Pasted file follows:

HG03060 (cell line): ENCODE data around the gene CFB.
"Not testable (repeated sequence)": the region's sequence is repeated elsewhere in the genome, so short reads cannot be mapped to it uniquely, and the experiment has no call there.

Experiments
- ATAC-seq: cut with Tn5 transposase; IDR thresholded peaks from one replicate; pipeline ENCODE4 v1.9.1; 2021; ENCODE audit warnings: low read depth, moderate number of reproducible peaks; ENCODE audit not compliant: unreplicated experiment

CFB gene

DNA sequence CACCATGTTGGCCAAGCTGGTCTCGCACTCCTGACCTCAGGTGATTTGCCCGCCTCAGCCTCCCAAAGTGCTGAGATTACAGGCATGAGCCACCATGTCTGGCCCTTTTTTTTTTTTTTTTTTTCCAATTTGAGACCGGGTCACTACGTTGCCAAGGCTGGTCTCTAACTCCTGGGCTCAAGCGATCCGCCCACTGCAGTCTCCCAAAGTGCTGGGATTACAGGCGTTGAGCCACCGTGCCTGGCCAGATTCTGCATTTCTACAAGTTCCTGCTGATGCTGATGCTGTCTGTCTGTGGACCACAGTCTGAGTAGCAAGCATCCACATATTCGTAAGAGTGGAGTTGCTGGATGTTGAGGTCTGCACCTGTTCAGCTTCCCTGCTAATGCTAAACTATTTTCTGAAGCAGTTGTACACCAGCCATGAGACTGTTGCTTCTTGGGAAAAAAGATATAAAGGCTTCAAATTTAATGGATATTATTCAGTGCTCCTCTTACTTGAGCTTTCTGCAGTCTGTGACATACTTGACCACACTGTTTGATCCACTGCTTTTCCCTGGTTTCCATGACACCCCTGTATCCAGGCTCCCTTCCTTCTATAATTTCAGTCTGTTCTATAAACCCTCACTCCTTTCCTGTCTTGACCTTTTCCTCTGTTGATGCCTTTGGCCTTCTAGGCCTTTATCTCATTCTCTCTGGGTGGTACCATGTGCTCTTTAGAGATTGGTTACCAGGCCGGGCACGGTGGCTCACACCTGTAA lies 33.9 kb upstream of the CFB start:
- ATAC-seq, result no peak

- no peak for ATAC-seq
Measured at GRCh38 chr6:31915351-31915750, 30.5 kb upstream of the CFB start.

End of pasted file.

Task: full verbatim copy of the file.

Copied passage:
HG03060 (cell line): ENCODE data around the gene CFB.
"Not testable (repeated sequence)": the region's sequence is repeated elsewhere in the genome, so short reads cannot be mapped to it uniquely, and the experiment has no call there.

Experiments
- ATAC-seq: cut with Tn5 transposase; IDR thresholded peaks from one replicate; pipeline ENCODE4 v1.9.1; 2021; ENCODE audit warnings: low read depth, moderate number of reproducible peaks; ENCODE audit not compliant: unreplicated experiment

CFB gene

DNA sequence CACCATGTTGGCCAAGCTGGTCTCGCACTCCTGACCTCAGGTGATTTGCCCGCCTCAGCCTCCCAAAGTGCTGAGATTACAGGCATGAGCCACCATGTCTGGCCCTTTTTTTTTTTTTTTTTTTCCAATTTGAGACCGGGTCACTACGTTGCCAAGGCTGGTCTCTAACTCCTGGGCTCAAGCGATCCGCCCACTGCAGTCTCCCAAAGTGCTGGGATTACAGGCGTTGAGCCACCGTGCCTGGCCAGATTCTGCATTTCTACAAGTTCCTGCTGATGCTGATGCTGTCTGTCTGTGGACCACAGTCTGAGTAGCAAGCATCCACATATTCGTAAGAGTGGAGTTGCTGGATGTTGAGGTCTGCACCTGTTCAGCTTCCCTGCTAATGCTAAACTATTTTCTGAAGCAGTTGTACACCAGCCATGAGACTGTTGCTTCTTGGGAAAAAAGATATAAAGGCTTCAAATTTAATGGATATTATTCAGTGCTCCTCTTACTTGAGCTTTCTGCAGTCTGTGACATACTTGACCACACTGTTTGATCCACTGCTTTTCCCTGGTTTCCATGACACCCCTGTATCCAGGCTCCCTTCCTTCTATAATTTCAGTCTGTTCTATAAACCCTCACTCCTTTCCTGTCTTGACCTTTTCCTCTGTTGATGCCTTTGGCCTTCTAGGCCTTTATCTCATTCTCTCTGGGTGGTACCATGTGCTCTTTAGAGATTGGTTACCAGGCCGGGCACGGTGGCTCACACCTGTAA lies 33.9 kb upstream of the CFB start:
- ATAC-seq, result no peak

- no peak for ATAC-seq
Measured at GRCh38 chr6:31915351-31915750, 30.5 kb upstream of the CFB start.